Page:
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Skutt Kiln S/S rings reattaching

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We have an old 1027 Skutt. We picked it up used, replaced a heating element and have used it for 10 firings or so. The other day, on a cone 6 firing, one of the stainless steel straps broke free of the fire brick (The hose clamp straps spot welds broke) and it almost hit one of us when we were checking the pyrometer! It was a huge stress having a broken kiln at 2000. It also messed up a few of our bowls with kiln brick debris that got trapped in the wet glaze.

We flexed the credit card and ordered a new one - but we have 4 more weeks of wait, and we would like to figure out how to fix this!

As you probably realize, we can't get the stainless off without pulling the electrical boxes off the side and disconnecting all the heating elements.

We tried drilling into the stainless with 5 different bits, some brand new - and could only get a scratch on it. Does stainless get harder with heat?? All of the rings are flaky - too. Surprised we hadn't noticed this before!

To bind it - there's electrical boxes in the way to get strapping around it. We feel like we need to fix it to even give it to Habitat for Humanity (Re-Store) to some level - even to move it.

Has anyone come across this issue in a repair?

IMG_0013.jpg

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Oh Dear! Good that no one was hurt.

I have an old 1027 (probably older than yours), will take a close look at the hose clamps...

Stainless can be very tough to machine; try cobalt, or carbide (harder, also more brittle) drill bits, and use cutting fluid (we used "Chemtool" back in th' day). Surely a hole can be made with Dremel set with a small carbide burr.

Any road, can you strap that puppy back together with something that can take the heat? Perhaps three or more turns of something like

Item #3051T23
Stainless Steel Plumber's Tape / Strapping
0.031" Thick x 3/4" Wide x 10' Long, 304 GRADE.

...or a cabling (not plastic coated cable, o'course).

Did you call and talk with the Skutt techs? I (and several Ceramic Arts Daily forum members...) have found them very helpful and responsive.

Good luck! I'm curious to hear/see how you repair that!

 

 

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If the clamps came unwelded, you can just screw them back onto the band with #6 sheet metal screws. If you're having a hard time drilling the stainless, get better quality bits (3/32" for #6 screws). Put a little dent in the stainless with a nail to keep the bit from drifting. Unless the stainless is badly corroded, you shouldn't need to replace the band.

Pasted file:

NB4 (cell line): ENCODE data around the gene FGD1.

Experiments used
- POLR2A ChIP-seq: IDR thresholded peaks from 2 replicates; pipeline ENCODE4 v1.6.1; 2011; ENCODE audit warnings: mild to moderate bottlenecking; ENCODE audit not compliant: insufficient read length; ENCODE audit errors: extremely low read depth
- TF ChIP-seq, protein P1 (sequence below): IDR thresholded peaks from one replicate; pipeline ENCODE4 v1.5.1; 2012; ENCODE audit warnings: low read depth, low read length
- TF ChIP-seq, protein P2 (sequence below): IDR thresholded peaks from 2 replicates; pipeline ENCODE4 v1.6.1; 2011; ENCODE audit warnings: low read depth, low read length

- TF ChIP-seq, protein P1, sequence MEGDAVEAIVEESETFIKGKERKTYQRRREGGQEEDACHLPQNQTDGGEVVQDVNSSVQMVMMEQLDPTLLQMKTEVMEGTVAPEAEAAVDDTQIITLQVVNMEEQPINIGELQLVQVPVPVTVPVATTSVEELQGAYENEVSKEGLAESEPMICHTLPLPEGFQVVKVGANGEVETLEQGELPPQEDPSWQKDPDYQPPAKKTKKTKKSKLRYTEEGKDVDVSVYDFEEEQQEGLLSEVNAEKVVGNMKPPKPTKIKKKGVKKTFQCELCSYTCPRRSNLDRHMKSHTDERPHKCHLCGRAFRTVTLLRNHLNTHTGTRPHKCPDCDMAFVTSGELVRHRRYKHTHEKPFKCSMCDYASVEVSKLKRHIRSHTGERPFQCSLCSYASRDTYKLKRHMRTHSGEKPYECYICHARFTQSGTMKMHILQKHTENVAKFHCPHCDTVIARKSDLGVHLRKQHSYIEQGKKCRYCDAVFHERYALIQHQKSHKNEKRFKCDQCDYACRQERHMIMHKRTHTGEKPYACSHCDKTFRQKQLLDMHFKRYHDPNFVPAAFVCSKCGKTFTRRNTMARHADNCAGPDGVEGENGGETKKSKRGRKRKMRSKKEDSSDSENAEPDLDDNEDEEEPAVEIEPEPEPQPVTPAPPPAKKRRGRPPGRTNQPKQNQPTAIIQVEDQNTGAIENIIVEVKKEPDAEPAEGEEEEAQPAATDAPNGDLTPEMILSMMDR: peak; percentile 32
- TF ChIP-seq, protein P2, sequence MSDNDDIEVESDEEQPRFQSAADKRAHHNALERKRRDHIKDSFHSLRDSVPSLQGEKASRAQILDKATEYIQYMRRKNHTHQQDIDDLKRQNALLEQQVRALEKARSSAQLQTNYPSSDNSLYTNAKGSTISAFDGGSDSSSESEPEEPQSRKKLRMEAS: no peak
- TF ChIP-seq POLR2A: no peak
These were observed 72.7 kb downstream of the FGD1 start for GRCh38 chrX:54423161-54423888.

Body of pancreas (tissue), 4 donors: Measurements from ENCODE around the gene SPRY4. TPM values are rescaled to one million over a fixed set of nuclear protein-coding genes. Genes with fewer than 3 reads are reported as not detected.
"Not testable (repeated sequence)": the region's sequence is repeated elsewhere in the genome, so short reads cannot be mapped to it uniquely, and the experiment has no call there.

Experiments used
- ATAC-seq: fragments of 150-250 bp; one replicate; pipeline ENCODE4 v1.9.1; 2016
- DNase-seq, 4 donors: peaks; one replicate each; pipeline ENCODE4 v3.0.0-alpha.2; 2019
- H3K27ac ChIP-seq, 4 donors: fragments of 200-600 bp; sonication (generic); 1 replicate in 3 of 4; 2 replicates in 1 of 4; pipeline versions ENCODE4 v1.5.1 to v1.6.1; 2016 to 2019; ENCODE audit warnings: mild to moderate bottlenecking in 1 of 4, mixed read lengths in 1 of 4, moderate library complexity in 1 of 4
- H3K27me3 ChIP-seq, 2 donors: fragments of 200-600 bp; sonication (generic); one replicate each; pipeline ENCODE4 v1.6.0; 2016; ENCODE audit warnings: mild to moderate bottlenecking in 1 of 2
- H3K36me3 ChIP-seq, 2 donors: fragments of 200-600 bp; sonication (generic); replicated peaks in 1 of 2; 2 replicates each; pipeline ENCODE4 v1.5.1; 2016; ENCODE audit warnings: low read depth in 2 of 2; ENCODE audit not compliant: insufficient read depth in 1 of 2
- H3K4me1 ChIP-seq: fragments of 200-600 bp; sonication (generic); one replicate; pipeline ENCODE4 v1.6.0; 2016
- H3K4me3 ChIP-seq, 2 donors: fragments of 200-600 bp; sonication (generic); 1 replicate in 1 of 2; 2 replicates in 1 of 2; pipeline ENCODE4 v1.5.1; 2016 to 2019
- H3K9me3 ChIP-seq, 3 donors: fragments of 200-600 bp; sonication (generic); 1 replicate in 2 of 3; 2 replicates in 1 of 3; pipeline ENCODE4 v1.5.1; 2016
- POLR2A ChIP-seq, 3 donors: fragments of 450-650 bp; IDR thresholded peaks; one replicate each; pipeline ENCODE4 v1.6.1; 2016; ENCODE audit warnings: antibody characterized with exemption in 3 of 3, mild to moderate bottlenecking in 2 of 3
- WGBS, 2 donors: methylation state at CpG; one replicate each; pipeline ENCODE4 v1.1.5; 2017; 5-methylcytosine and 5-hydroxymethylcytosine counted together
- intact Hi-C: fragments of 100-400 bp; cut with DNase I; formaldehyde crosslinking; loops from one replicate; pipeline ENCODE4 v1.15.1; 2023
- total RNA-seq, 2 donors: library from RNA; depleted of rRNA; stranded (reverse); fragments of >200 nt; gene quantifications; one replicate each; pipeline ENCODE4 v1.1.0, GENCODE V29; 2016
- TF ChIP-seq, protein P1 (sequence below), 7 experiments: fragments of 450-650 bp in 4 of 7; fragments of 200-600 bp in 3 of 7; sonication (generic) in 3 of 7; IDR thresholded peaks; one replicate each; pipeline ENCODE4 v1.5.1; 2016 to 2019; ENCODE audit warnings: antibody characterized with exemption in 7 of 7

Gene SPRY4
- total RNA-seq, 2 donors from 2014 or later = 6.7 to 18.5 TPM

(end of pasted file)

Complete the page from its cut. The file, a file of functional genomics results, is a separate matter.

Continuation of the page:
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1 hour ago, neilestrick said:

If the clamps came unwelded, you can just screw them back onto the band with #6 sheet metal screws. If you're having a hard time drilling the stainless, get better quality bits (3/32" for #6 screws). Put a little dent in the stainless with a nail to keep the bit from drifting. Unless the stainless is badly corroded, you shouldn't need to replace the band.

This is what I have done many times as well-get a carbide drill bit (they are double the cost and you may need two of them for all the holes in kiln)and some stainless screws-cancels your band order as those bands look fine(not rusted)

If the clamps are rusted junk just by some stainless hose clamps at hardware store and plated them out drill some holes thru them and screw them to the kiln bands.This job is under 12$ in parts.

And while you are at it drill and screw the other clamps before they also snap-This whole deal is a pet peeve I have had with Scott kilns for 45 years now-crappy cheap hardware. If they used 2$ a kiln better hardware you would never be here and also forget about spot wields as they do not hold thru heat and cool cycles which as you and the world knows is what kilns do every fire

Ok rant over on Skutt

well not quite-you may as well change all the screws out for stainless the handle the boxes every screw as they are all going to rust to nothing-Yep say 2$ more per kiln on the manufacturing side at most. I have had 4 skutts and that all have done this.

Not buy another as I know there are better kilns out there-and yes they cost more.

Ok 2nd rant over

Edited by Mark C.

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I agree with you Mark - this is a really poor way to design these. I tried some used cobalt bits without luck - including a new non-cobalt. I'll purchase some more and see if I can get it to punch a hole at all - it does seem to have gotten harder with heat and age. But currently, I can't even move it until I do something!

Thanks for the input.

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you will need a small punch as Neil said to put a small diple  in stainless band before drilling.. The material is tough but it will drill with the right bits and strength.

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Use a small hammer and a sharp center punch to make the dimple. Then the small drill will work well. Get the bits made for stainless steel.

I have cut up to 4 inch holes in that Jacket material.

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Yes all in place. In your case have someone hold a hardbrick behind the metal  jacket since its loose (almost off)then hit the center punch on metal with brick as a backstop.That way you are not hitting the softbrick.You need a sharp center punch 

 

Edited by Mark C.

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